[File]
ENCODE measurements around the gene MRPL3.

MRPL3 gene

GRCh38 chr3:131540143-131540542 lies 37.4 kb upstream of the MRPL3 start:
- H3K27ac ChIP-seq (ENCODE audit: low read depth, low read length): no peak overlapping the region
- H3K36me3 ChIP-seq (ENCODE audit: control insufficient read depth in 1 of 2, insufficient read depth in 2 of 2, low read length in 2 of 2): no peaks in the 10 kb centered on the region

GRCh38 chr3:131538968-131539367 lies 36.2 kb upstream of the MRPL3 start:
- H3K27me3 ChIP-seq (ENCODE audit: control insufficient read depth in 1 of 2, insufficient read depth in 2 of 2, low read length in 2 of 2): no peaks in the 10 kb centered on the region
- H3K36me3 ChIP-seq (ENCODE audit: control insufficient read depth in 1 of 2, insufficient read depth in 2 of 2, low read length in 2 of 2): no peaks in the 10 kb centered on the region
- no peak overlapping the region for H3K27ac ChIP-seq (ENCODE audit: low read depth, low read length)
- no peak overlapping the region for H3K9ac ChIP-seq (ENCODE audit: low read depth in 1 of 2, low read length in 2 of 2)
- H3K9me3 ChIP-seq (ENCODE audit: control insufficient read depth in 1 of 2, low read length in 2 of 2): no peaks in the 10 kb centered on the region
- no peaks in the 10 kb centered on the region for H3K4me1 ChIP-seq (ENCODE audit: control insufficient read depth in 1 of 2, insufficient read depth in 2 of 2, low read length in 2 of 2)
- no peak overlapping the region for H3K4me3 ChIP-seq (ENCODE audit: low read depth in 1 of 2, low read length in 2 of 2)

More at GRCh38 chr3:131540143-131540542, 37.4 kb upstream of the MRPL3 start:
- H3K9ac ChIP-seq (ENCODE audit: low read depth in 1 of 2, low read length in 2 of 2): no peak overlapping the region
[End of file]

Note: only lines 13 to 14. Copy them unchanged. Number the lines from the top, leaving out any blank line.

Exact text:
- no peak overlapping the region for H3K4me3 ChIP-seq (ENCODE audit: low read depth in 1 of 2, low read length in 2 of 2)

More at GRCh38 chr3:131540143-131540542, 37.4 kb upstream of the MRPL3 start: